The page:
09 Mar Five reasons why these European Elections are key to the future of Spanish citizens
On Sunday 26, in addition to the local and regional elections, the Spanish citizens will elect their representatives to the European Parliament for the next 5 years. These years will be key to determining the future of our planet, as decisions will be taken that may be key to the fight against climate change and to achieving the objectives of containing global warming below 2º. Therefore, it is essential to know the importance of the EU in the determination of environmental policies and the fight against climate change and to bear the importance of these elections in mind: our future and the future of the planet depend on it. The world has between 10 and 15 years to reduce the impact of climate change, according to the latest IPCC report.
EU policies and regulations affect us much more than we think on a day-to-day basis, and part of Spanish legislation has its origin in European regulations. The European Parliament, whose members are elected in these elections, has a central function: it approves legislation, the budget and controls the rest of the EU institutions. In addition, MEPs place on the political agenda many issues of high importance to public opinion.
Despite their importance, participation in European elections is traditionally low, with much abstention, especially among young people. Only 35% of citizens between 25 and 35 years old and 28% of young people between 18 and 24% took part in the 2014 elections. However, young people will be one of the groups most affected by climate change and other environmental problems if urgent action is not taken.
1- Climate change: Are you worried about climate change? The influence of the European Parliament on the measures to be taken in the next five years on this issue will be key. The European Parliament has pushed for a 40% reduction in emissions by 2030 compared to 1990 levels. More ambitious targets are still needed to comply with the Paris Agreement, and Parliament is the key institution to push for more ambitious targets.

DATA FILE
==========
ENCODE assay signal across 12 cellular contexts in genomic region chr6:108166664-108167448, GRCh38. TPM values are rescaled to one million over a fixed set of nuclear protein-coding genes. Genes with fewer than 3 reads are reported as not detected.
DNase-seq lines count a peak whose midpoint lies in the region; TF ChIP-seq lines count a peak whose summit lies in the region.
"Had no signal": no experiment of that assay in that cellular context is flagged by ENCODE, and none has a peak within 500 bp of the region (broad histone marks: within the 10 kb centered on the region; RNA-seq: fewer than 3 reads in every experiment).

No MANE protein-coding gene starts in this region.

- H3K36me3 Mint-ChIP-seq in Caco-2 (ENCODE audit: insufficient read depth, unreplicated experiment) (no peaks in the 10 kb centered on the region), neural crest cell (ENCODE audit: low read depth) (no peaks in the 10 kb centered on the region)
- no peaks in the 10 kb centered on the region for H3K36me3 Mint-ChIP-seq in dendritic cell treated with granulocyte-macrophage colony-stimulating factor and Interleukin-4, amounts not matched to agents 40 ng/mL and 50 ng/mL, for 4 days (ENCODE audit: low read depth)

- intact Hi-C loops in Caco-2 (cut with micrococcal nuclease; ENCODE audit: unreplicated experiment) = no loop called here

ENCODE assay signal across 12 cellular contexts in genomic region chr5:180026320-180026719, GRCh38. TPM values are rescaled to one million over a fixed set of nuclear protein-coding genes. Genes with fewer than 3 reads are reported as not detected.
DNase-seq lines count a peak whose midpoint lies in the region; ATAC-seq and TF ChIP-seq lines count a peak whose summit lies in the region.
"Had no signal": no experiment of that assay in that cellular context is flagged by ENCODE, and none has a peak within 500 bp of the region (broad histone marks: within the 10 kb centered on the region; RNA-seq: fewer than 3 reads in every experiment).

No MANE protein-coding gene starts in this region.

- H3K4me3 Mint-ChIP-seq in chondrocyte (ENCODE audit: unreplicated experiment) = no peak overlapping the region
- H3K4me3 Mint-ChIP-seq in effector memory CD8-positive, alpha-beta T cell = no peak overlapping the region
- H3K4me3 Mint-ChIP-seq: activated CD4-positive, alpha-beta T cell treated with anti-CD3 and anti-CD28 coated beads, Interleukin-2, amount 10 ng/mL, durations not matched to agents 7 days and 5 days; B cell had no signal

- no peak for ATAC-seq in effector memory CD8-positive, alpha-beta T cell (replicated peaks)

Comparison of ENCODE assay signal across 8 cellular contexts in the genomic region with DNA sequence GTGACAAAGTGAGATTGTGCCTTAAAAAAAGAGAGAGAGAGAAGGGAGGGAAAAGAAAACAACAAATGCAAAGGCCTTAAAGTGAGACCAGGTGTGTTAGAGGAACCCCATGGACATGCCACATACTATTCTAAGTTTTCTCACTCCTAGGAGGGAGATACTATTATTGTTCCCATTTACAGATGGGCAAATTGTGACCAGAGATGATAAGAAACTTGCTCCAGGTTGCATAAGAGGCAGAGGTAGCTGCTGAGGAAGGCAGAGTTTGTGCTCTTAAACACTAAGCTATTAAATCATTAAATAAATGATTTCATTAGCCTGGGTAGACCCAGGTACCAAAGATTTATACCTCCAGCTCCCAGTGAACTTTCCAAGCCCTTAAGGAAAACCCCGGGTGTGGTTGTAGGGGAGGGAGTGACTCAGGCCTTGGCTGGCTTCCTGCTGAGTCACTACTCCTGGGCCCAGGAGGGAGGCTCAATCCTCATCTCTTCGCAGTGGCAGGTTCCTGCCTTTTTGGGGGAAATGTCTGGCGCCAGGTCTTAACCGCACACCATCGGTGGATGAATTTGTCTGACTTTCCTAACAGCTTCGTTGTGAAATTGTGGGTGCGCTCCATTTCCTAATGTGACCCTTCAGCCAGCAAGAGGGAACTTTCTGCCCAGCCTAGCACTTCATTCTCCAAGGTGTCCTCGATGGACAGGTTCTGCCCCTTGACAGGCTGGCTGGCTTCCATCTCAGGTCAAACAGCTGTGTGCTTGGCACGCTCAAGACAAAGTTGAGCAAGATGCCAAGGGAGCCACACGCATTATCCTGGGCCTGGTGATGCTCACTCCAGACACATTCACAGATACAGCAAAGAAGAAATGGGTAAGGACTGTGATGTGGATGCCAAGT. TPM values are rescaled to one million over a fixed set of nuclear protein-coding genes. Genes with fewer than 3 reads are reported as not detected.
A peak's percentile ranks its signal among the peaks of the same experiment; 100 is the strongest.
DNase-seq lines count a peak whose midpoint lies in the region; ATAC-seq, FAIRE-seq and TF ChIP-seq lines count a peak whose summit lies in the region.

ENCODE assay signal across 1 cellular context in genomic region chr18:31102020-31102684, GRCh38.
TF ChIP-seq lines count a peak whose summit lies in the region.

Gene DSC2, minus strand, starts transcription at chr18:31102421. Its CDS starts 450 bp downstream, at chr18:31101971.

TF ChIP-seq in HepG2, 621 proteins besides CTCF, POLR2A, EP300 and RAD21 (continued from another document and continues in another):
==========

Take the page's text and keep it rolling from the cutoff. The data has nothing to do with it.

2- Energy transition: The EU must be the engine that accelerates the energy transition to move towards the total decarbonization of the economy. In 2018 (during the development of the so-called “Clean Energy Package”), the Parliament managed to increase the target of 27% renewable energy by 2030 to 32%, a huge difference that shows the importance of the Parliament. In 2016, Parliament also succeeded in raising the energy efficiency target from 27% to 30%.
3- Plastics and air pollution: Measures against single-use plastics, regulations on the use of plastic bags, promotion of organic food consumption, or a 37.5% reduction in CO2 emissions from vehicles are some of the wins. A strong Parliament is essential to adopt measures to improve air quality, which causes numerous impacts on health and the environment: among others, efforts must be multiplied in the coming years to leave behind the production of energy with fossil fuels and reduce polluting emissions (energy, transport or agriculture), strengthen EU air quality laws, or introduce new and more demanding air quality standards, aligned with WHO guidelines.
4- Budget and control: The Parliament will approve by the beginning of July the EU budget and the details of the Financial Framework for the period 2021-2027. In the coming years, the budget will include key items such as the CAP (Common Agricultural Policy), Research funds or the LIFE Programme. It is essential to have a Parliament approving a budget in line with international commitments on biodiversity or tackling climate change. In addition, the Parliament also exercises a control function over other EU institutions that must ensure compliance with European policies as well as their transparency. The Parliament is partly responsible for several EU advances in environmental issues: reducing industrial emissions of toxic substances, banning pesticides or particularly harmful chemicals, reducing acidification of lakes and forests, recycling, or improving wastewater treatment.
5- Spanish leadership in environmental issues: Spain, one of the most vulnerable countries to climate change, but also one of the most aware, has the capacity to lead a sustainable Europe, which in turn can lead change at a global level. According to the Eurobarometer, 95% of Europeans attach a great deal or quite a lot of importance to the environment. 77% consider, adequately, that the environment has an impact on their daily lives. The European Parliament must represent these citizens and draw up an ambitious new Environmental Action Programme and regulations that will place the EU in a position of global leadership in fulfilling the UN Agenda 2030 for sustainable development in the coming years.